We interview early adopters and pioneering artists such as Bert Monroy, Chris Orwig, and Douglas Kirkland, as well as the people responsible for guiding Photoshop’s development: John Nack, Russell Brown, and current product manager Bryan O’Neil Hughes. Konrad Eek and Sean Adams also explain what life was like before Photoshop and how this beguiling tool has democratized design and darkroom photography.

…read more

The two objects are traveling in exactly the same manner

Screen Shot 2016-09-19 at 10.57.38 AM

Reality shatter. The two objects are traveling in exactly the same manner. Watch when it turns gray.

— Cliff Pickover (@pickover) June 18, 2016

Clifford Pickover says, “Reality shatter. The two objects are traveling in exactly the same manner. Watch when it turns gray.”

And this:

Reality distortion. The orange dot that doesn’t actually change size.

— Cliff Pickover (@pickover) June 17, 2016


…read more

Even by Chris Christie standards, his lie about Trump's birtherism is a whopper

Screen Shot 2016-09-19 at 9.59.07 AM

JAKE TAPPER: “Well, just as a point of fact, again, Donald Trump did not accept when Barack Obama released his birth certificate in 2011. He kept up this whole birther thing until Friday. That’s five years. But we only have a little time left. So, I want to ask you…”

GOV. CHRIS CHRISTIE (R-N.J.): “No, but, Jake, that’s just not true. It’s not true that he kept it up for five years.”

TAPPER: “Sure, he did.”

CHRISTIE: “It’s simply not true.”

TAPPER: “It is true.”

CHRISTIE: “It wasn’t like he was talking — no, Jake, it wasn’t like — it wasn’t like he was talking about it on a regular basis until then.”

— Exchange on CNN”s “State of the Union,” Sept. 18, 2016

Washington Post, gives Christie “Four Pinochios.” It says, “This will possibly be our shortest fact check ever.”

Screen Shot 2016-09-19 at 10.51.40 AM

An ‘extremely credible source’ has called my office and told me that @BarackObama‘s birth certificate is a fraud.

— Donald J. Trump (@realDonaldTrump) August 6, 2012

…read more

Beatles Remix Tee: Elizabeth & Hillary & Ruth & Michelle!

050 056c026d-1c66-4d42-9fae-a8e96df290c5-1020x1174

Kyle from Bumperactive writes, “The Texas Democratic Party has released an amazing new t-shirt celebrating four of the strong women at the forefront of the national party: Elizabeth & Hillary & Ruth & Michelle! The iconic portrait series is, of course, a remix of photographer Richard Avedon’s classic psychedelic portraits of The Beatles. Whether or not you find it mind-bending that one of America’s two major parties embraces powerful female voices in leadership roles across all branches of government, this tee is a trip to the future!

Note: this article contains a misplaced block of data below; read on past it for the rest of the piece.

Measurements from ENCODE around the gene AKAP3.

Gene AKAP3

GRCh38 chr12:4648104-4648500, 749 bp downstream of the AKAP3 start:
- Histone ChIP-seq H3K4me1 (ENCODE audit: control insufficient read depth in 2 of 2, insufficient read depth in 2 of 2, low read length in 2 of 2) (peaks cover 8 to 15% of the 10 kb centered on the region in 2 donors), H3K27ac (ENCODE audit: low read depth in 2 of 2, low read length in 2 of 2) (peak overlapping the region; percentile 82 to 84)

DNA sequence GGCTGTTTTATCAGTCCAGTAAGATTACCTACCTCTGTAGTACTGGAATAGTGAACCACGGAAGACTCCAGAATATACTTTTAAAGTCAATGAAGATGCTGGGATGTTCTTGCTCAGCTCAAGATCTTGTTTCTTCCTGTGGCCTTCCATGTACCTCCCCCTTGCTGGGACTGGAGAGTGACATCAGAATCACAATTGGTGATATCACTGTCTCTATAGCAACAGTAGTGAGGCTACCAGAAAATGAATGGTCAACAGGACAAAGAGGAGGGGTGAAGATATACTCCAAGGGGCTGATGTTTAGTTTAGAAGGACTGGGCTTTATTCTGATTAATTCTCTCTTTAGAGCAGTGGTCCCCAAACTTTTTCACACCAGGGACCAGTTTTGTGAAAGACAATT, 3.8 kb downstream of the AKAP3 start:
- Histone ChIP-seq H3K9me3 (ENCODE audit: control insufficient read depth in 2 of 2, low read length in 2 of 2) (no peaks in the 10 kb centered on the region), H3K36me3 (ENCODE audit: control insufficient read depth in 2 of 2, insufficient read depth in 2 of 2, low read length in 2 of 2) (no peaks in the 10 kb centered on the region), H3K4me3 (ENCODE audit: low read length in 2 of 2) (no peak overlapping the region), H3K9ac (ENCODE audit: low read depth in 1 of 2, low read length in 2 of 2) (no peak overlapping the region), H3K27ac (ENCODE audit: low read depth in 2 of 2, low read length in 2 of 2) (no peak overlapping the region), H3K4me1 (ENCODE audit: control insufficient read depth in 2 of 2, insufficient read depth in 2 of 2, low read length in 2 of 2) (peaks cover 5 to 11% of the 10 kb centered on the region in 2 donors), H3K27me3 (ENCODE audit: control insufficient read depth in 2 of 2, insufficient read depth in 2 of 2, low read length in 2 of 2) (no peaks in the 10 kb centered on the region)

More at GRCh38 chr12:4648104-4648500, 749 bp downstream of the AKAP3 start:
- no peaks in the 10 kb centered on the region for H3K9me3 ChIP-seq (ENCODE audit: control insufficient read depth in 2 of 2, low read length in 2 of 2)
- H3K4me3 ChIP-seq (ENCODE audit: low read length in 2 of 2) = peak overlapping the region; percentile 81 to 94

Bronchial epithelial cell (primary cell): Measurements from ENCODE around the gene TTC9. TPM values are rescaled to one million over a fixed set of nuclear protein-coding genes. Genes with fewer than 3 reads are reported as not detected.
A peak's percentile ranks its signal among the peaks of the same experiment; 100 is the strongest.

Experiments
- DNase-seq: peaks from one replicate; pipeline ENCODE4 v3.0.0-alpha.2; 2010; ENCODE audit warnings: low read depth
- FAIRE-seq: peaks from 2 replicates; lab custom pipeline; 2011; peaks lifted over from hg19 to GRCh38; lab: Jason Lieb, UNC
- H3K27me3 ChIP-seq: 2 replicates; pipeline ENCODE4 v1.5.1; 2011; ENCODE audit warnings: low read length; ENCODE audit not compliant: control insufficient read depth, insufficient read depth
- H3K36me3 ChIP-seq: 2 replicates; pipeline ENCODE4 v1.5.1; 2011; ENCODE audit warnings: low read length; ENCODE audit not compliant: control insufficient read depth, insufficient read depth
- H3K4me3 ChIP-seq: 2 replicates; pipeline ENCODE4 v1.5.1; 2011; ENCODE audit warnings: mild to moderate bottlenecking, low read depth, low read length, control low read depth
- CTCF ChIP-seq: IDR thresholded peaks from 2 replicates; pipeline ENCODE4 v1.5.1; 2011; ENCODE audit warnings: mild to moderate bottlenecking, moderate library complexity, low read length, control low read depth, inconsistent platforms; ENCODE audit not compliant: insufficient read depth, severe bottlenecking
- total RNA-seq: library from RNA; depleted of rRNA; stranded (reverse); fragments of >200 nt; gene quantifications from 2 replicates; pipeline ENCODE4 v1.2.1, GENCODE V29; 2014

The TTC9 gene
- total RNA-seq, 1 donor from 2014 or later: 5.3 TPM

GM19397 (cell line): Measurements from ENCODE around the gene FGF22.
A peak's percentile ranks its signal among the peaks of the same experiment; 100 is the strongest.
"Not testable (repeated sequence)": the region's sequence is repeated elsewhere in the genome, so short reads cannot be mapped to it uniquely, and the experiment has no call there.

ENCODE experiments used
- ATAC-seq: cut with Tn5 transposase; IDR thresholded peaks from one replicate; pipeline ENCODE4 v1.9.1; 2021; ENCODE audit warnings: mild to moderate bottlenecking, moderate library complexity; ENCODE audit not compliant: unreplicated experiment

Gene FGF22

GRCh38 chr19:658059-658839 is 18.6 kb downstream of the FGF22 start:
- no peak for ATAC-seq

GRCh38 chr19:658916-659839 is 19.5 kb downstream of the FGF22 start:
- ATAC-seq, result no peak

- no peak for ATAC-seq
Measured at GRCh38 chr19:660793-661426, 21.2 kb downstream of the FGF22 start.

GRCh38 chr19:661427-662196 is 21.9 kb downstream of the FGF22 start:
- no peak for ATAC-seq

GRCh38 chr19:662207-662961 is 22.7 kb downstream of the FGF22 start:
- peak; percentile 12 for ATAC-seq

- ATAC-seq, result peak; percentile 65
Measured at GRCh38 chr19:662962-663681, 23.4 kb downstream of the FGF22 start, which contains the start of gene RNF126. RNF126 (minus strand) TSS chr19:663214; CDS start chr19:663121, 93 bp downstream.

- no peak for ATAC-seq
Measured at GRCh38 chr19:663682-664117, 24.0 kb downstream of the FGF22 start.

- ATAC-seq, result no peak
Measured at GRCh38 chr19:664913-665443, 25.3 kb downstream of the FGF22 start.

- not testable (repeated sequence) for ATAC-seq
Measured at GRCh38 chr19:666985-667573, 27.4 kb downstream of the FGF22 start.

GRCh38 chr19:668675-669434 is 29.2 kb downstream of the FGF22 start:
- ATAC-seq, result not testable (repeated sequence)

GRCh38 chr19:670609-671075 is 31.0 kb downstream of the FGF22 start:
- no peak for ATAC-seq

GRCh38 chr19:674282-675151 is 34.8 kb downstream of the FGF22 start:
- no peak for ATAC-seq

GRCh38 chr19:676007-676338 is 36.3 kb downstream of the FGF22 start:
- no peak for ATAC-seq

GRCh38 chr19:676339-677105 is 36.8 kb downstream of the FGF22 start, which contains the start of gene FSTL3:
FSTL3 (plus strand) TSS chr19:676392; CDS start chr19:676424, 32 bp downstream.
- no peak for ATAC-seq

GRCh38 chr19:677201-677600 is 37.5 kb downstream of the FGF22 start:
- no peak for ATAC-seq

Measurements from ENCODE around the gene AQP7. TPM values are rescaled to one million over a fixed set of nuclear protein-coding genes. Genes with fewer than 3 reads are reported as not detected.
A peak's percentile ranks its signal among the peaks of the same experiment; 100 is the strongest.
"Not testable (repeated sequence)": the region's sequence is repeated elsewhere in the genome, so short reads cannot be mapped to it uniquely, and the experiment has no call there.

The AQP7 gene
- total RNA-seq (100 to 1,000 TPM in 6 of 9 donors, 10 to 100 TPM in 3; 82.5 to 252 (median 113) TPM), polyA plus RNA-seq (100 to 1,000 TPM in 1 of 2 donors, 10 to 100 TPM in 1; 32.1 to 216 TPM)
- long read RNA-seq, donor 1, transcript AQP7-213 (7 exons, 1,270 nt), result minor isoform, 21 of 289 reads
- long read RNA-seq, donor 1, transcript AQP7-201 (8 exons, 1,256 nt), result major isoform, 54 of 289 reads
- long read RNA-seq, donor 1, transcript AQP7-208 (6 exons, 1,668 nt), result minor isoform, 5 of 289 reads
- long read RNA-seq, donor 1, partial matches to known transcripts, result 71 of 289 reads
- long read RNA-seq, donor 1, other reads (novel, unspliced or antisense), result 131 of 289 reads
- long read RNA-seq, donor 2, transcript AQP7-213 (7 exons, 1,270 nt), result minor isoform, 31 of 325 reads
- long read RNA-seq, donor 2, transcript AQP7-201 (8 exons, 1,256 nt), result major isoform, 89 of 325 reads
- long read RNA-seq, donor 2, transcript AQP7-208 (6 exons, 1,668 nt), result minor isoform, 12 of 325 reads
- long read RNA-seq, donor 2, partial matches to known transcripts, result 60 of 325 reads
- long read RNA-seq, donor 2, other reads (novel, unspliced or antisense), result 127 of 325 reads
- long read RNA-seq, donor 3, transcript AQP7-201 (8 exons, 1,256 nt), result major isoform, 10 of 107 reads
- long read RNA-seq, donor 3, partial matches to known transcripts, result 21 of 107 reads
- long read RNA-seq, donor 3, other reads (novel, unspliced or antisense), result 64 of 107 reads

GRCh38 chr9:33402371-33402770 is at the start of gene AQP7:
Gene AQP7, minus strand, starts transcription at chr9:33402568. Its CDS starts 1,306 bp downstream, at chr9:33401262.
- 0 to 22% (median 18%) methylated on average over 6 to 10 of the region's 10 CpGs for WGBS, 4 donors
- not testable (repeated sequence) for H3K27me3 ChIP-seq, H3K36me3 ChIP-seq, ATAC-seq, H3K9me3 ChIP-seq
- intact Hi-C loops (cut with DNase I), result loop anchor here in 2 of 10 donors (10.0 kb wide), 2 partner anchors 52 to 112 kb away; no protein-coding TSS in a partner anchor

…read more

A historian of "Positive Thinking" surrenders (almost)


Over at Medium, BB pal Mitch Horowitz, author of the excellent Occult America and One Simple Idea: How Positive Thinking Reshaped Modern Life, writes about how “if America loses its smiley-faced coffee mugs and ethic of better tomorrows — themes extolled by presidents ranging from Ronald Reagan (‘nothing is impossible’) to Barack Obama (‘yes, we can’) — we also risk losing a basic part of what makes our nation work.” From Medium:

Consider online banter. The level of invective is bottomless on Twitter, comments sections, and virtually everywhere in the perpetual open-mic night of digital culture. Americans once turned to books like Dale Carnegie’s How to Win Friends and Influence People (1936) to learn how to behave appropriately in professional environments and get things done inside large organizations. (Key insight: agreeable people win.) Yet our generation is almost hostile to the lessons of civility held by the previous one.

The original positive thinkers were actually a cohort of mystics, freethinkers, proto-psychologists, and religious seekers in New England in the mid-to-late 19th century. Their movement was often called New Thought, and they believed that thoughts, in some greater or lesser measure, affected health, happiness, fortunes, and relationships.

Remember the oft-mocked mantra “Day by day, in every way, I am getting better and better”? It was a confidence-boosting formula popularized in the early 1920s by French hypnotherapist Emile Coué. Although Coué won thousands of followers, critics mocked his method for its singsong simplicity. Today he is forgotten. But placebo researchers at Harvard Medical School recently validated one of the mind theorist’s most important insights.

Losing The War On Unhappiness: A Historian of “Positive Thinking” Declares Surrender — Almost

…read more

Done in your name: Survivors of CIA's torture-decade describe their ordeals


For nearly a decade, the CIA kidnapped people from over 20 countries, held them without trial or counsel, and viciously tortured them, sometimes to death — but the only person to serve jail time for the program is the man who blew the whistle on it, and that’s thanks in part to Obama’s insistence that “Nothing will be gained by spending our time and energy laying blame for the past.”

…read more

Washington Post: first newspaper ever to call for prosecution of its own source


The Washington Post was one of the newspapers that participated in the initial Snowden disclosures; Barton Gellman won a well-deserved Pulitzer for his work on them — but now the paper’s editorial board have called on the US government to imprison Edward Snowden, making it the first paper in US history to demand the prosecution of its own source, specifically to punish him for bringing them the story they published.